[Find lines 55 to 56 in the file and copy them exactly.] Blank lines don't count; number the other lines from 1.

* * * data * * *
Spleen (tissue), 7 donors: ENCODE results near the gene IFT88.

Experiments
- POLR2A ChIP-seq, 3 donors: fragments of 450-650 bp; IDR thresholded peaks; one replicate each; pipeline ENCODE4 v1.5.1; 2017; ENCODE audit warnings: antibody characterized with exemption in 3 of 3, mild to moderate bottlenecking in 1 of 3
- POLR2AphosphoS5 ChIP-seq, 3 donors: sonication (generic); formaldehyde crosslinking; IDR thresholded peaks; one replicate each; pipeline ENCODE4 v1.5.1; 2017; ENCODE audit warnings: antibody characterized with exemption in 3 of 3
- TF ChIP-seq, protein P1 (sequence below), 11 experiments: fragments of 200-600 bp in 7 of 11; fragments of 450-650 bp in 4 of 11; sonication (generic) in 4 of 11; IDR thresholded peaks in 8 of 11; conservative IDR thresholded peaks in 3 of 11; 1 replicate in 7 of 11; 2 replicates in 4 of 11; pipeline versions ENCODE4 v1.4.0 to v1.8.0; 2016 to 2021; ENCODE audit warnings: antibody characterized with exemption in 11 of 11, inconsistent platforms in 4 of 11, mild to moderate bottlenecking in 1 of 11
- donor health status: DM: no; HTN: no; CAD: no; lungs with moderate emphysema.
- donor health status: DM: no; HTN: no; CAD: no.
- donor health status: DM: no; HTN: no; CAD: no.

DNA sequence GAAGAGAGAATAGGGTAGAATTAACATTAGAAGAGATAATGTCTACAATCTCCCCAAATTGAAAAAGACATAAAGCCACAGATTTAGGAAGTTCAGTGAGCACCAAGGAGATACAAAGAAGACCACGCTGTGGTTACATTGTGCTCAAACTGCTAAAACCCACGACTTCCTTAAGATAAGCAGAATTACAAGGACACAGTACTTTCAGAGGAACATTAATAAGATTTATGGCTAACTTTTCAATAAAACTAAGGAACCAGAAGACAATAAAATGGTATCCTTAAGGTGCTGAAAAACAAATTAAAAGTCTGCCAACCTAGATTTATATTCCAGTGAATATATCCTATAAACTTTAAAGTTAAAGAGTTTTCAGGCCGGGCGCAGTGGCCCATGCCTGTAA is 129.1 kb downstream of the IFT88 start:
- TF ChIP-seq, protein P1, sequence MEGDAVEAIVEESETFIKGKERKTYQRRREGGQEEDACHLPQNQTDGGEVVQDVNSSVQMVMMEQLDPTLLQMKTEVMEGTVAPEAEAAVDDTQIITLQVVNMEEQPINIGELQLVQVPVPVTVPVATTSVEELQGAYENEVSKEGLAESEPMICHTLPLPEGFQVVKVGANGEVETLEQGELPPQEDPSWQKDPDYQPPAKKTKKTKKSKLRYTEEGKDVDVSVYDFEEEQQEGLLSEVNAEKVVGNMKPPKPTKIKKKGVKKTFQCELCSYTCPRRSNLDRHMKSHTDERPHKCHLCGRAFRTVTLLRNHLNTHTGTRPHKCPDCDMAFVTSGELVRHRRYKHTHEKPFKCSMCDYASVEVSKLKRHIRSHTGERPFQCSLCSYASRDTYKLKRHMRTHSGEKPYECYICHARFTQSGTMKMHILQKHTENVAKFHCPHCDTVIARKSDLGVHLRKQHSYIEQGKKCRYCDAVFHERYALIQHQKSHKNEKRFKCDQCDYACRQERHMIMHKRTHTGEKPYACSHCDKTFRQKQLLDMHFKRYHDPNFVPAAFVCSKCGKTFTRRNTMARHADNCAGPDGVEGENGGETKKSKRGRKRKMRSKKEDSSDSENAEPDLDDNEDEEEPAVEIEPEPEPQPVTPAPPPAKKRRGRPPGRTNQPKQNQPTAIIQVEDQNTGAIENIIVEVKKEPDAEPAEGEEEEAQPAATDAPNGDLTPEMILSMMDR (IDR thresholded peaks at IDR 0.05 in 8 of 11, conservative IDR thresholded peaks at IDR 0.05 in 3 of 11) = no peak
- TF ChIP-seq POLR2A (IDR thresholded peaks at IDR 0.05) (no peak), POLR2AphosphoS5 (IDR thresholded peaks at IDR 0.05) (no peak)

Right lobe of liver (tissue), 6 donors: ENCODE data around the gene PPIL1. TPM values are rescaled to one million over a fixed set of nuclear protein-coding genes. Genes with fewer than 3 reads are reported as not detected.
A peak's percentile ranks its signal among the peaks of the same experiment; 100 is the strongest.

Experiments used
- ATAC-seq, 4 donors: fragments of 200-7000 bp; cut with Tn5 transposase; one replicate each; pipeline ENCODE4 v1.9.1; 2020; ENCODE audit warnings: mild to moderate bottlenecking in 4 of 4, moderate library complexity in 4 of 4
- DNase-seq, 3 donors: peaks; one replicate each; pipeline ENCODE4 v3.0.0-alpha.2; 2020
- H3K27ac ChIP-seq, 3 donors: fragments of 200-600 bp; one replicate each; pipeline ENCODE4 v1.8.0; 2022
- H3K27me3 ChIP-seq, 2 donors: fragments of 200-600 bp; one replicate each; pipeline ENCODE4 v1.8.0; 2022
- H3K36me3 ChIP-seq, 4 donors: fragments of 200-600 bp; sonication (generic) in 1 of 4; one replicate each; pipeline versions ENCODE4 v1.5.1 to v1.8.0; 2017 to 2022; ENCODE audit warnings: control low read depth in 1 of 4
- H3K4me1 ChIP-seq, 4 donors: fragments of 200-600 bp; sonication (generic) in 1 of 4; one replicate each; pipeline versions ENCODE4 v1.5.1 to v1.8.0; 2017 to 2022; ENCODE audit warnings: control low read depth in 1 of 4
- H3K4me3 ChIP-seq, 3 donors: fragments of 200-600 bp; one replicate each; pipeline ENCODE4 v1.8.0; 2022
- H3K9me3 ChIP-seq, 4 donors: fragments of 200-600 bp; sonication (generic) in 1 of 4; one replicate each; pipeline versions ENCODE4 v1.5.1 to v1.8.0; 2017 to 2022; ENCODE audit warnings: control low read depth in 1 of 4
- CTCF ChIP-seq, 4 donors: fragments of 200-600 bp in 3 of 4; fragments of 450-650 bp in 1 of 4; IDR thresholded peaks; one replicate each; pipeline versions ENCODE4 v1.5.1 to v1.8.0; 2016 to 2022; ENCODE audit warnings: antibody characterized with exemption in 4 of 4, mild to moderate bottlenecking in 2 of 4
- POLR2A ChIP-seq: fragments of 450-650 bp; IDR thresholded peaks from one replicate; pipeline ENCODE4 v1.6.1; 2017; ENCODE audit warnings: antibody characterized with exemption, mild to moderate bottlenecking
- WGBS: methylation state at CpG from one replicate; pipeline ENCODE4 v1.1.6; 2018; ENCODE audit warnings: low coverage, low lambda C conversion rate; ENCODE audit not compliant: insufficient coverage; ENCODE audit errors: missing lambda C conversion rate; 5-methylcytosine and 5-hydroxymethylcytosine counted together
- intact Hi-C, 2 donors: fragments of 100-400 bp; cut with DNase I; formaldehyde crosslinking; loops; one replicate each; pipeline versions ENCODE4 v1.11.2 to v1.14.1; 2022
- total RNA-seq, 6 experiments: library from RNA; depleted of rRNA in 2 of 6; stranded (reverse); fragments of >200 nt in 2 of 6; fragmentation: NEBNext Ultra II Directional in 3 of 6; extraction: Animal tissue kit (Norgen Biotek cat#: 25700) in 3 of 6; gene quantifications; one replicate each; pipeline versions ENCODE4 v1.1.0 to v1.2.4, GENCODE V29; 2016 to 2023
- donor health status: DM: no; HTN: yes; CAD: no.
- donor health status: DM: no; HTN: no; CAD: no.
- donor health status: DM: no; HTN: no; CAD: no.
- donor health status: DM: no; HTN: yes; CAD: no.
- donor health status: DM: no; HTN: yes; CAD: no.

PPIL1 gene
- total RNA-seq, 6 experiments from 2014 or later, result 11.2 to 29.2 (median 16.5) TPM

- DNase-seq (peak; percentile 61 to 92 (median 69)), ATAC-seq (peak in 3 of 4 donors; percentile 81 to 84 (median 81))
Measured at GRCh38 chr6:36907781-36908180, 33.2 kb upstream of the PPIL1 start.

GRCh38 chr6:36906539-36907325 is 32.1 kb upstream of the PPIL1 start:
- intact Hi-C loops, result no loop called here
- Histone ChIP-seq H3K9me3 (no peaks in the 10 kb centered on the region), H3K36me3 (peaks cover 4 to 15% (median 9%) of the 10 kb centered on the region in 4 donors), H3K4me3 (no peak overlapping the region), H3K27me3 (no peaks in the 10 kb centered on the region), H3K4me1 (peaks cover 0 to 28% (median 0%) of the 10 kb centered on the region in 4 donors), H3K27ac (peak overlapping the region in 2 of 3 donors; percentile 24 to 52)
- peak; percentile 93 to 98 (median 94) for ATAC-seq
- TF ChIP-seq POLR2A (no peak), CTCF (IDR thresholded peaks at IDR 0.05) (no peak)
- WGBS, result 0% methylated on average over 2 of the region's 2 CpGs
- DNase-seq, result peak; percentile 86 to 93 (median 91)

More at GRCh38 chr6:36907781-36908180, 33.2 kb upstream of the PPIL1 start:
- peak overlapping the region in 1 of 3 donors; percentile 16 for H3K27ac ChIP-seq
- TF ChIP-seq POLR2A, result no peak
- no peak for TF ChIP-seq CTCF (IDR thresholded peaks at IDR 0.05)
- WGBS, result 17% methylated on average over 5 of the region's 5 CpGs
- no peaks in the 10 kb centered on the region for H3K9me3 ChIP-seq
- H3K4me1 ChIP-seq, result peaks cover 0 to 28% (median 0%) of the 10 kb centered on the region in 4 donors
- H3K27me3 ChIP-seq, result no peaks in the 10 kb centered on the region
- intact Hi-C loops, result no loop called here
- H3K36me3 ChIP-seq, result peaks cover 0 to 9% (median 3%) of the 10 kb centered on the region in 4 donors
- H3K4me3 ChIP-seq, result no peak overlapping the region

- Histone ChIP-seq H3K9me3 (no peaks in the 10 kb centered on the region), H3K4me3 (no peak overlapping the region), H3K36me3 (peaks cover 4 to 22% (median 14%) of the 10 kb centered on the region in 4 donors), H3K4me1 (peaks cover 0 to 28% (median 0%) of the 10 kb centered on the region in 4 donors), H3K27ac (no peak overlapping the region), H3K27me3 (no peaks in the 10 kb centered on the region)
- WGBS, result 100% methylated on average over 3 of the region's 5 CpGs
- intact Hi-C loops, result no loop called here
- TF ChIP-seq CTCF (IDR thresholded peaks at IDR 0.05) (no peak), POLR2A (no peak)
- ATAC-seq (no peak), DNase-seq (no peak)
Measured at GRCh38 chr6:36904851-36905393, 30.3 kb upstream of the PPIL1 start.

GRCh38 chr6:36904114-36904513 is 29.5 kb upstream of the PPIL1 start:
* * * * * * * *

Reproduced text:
- Histone ChIP-seq H3K9me3 (no peaks in the 10 kb centered on the region), H3K4me3 (no peak overlapping the region), H3K36me3 (peaks cover 4 to 22% (median 14%) of the 10 kb centered on the region in 4 donors), H3K4me1 (peaks cover 0 to 28% (median 0%) of the 10 kb centered on the region in 4 donors), H3K27ac (no peak overlapping the region), H3K27me3 (no peaks in the 10 kb centered on the region)
- WGBS, result 100% methylated on average over 3 of the region's 5 CpGs